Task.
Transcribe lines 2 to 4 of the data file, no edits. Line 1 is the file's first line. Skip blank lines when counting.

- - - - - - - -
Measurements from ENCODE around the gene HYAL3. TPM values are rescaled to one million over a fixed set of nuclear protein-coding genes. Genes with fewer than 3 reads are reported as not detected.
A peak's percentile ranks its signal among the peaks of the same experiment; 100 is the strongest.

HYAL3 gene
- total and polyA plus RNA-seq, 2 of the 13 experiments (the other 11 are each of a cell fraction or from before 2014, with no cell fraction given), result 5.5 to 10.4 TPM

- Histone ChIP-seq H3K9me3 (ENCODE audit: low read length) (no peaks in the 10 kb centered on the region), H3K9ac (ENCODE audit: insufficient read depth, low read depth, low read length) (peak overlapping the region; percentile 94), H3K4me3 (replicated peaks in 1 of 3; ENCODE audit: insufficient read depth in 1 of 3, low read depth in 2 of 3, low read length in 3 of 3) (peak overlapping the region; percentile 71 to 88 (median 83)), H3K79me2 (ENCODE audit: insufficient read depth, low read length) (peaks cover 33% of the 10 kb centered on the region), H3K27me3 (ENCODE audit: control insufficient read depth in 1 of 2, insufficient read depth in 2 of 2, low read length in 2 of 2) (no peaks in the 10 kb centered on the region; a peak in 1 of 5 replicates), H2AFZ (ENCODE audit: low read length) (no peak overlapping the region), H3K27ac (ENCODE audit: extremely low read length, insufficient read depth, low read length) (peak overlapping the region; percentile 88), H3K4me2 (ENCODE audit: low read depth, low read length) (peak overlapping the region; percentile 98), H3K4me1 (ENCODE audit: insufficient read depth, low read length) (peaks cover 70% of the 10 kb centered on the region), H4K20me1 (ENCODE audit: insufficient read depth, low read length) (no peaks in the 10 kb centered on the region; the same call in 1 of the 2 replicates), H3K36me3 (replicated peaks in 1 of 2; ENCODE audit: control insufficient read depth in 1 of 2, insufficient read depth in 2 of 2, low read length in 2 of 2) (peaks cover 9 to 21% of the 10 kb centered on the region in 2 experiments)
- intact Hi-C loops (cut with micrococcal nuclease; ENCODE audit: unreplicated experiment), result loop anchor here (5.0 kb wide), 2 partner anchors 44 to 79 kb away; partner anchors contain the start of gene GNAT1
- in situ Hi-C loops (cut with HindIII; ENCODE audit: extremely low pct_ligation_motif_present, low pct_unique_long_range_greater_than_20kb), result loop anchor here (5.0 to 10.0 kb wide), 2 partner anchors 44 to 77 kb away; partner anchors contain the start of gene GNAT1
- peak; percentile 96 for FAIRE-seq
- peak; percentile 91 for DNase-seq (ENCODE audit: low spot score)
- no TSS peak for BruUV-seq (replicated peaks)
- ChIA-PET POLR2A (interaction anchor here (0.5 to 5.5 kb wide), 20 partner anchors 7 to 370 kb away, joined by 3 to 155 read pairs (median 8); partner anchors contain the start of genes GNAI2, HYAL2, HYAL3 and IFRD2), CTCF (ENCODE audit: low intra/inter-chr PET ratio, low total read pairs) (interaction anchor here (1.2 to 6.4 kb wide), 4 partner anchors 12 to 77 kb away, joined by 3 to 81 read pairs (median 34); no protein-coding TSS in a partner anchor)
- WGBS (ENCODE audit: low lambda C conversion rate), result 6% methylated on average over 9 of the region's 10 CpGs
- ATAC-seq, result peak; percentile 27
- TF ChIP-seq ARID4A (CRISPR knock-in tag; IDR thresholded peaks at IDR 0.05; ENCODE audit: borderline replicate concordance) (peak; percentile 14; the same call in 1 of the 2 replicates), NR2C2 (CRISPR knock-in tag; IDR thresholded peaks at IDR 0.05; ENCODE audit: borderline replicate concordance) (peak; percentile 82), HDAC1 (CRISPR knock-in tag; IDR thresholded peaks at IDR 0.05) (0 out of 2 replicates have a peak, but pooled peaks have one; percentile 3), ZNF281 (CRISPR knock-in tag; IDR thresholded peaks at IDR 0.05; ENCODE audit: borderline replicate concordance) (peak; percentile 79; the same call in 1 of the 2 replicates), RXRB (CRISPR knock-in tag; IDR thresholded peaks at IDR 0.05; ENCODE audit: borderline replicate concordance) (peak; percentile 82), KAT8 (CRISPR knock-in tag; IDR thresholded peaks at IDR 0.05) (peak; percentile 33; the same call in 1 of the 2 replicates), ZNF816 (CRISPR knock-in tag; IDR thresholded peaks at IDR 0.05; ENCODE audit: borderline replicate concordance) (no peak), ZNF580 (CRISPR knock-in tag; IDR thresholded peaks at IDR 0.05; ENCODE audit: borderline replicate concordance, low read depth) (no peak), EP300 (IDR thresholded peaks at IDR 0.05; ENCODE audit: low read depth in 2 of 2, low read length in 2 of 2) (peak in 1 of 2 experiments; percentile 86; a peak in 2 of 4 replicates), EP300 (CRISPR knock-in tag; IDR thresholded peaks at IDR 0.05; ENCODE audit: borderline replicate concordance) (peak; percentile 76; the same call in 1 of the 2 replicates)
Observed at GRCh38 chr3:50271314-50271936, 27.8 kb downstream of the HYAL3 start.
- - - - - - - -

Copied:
A peak's percentile ranks its signal among the peaks of the same experiment; 100 is the strongest.

HYAL3 gene
- total and polyA plus RNA-seq, 2 of the 13 experiments (the other 11 are each of a cell fraction or from before 2014, with no cell fraction given), result 5.5 to 10.4 TPM